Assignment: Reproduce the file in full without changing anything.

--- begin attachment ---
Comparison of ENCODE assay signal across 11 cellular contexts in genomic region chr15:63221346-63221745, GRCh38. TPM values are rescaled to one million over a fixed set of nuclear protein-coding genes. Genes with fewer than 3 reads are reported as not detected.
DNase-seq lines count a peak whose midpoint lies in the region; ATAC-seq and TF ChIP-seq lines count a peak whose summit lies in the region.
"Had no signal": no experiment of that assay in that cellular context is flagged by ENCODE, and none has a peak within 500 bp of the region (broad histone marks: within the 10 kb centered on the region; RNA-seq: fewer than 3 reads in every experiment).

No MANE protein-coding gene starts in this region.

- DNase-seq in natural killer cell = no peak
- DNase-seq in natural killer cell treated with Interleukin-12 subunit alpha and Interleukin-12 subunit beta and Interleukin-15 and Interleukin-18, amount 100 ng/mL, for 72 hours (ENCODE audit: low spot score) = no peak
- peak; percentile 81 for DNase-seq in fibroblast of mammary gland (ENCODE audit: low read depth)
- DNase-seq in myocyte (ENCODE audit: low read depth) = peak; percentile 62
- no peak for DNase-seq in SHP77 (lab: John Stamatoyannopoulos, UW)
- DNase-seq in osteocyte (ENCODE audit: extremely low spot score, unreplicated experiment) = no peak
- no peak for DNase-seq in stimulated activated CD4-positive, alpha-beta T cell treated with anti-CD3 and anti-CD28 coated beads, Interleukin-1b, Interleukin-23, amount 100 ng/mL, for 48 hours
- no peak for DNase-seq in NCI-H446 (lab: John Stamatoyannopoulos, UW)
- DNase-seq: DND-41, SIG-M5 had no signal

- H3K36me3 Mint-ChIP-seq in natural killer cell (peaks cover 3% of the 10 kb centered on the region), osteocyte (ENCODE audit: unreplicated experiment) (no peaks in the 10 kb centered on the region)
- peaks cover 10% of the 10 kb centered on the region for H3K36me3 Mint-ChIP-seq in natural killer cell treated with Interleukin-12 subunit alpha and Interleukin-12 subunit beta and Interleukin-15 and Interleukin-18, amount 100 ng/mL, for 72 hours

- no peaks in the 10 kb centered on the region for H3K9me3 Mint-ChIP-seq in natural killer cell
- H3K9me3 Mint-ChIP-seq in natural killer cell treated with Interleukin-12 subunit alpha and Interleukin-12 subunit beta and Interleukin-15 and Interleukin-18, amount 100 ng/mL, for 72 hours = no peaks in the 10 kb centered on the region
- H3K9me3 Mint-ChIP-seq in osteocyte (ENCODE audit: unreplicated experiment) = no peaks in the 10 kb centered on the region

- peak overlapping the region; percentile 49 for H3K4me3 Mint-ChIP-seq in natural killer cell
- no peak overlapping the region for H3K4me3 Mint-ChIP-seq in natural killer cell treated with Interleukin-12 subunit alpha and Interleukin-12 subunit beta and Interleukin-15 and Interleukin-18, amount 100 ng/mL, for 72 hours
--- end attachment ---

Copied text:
Comparison of ENCODE assay signal across 11 cellular contexts in genomic region chr15:63221346-63221745, GRCh38. TPM values are rescaled to one million over a fixed set of nuclear protein-coding genes. Genes with fewer than 3 reads are reported as not detected.
DNase-seq lines count a peak whose midpoint lies in the region; ATAC-seq and TF ChIP-seq lines count a peak whose summit lies in the region.
"Had no signal": no experiment of that assay in that cellular context is flagged by ENCODE, and none has a peak within 500 bp of the region (broad histone marks: within the 10 kb centered on the region; RNA-seq: fewer than 3 reads in every experiment).

No MANE protein-coding gene starts in this region.

- DNase-seq in natural killer cell = no peak
- DNase-seq in natural killer cell treated with Interleukin-12 subunit alpha and Interleukin-12 subunit beta and Interleukin-15 and Interleukin-18, amount 100 ng/mL, for 72 hours (ENCODE audit: low spot score) = no peak
- peak; percentile 81 for DNase-seq in fibroblast of mammary gland (ENCODE audit: low read depth)
- DNase-seq in myocyte (ENCODE audit: low read depth) = peak; percentile 62
- no peak for DNase-seq in SHP77 (lab: John Stamatoyannopoulos, UW)
- DNase-seq in osteocyte (ENCODE audit: extremely low spot score, unreplicated experiment) = no peak
- no peak for DNase-seq in stimulated activated CD4-positive, alpha-beta T cell treated with anti-CD3 and anti-CD28 coated beads, Interleukin-1b, Interleukin-23, amount 100 ng/mL, for 48 hours
- no peak for DNase-seq in NCI-H446 (lab: John Stamatoyannopoulos, UW)
- DNase-seq: DND-41, SIG-M5 had no signal

- H3K36me3 Mint-ChIP-seq in natural killer cell (peaks cover 3% of the 10 kb centered on the region), osteocyte (ENCODE audit: unreplicated experiment) (no peaks in the 10 kb centered on the region)
- peaks cover 10% of the 10 kb centered on the region for H3K36me3 Mint-ChIP-seq in natural killer cell treated with Interleukin-12 subunit alpha and Interleukin-12 subunit beta and Interleukin-15 and Interleukin-18, amount 100 ng/mL, for 72 hours

- no peaks in the 10 kb centered on the region for H3K9me3 Mint-ChIP-seq in natural killer cell
- H3K9me3 Mint-ChIP-seq in natural killer cell treated with Interleukin-12 subunit alpha and Interleukin-12 subunit beta and Interleukin-15 and Interleukin-18, amount 100 ng/mL, for 72 hours = no peaks in the 10 kb centered on the region
- H3K9me3 Mint-ChIP-seq in osteocyte (ENCODE audit: unreplicated experiment) = no peaks in the 10 kb centered on the region

- peak overlapping the region; percentile 49 for H3K4me3 Mint-ChIP-seq in natural killer cell
- no peak overlapping the region for H3K4me3 Mint-ChIP-seq in natural killer cell treated with Interleukin-12 subunit alpha and Interleukin-12 subunit beta and Interleukin-15 and Interleukin-18, amount 100 ng/mL, for 72 hours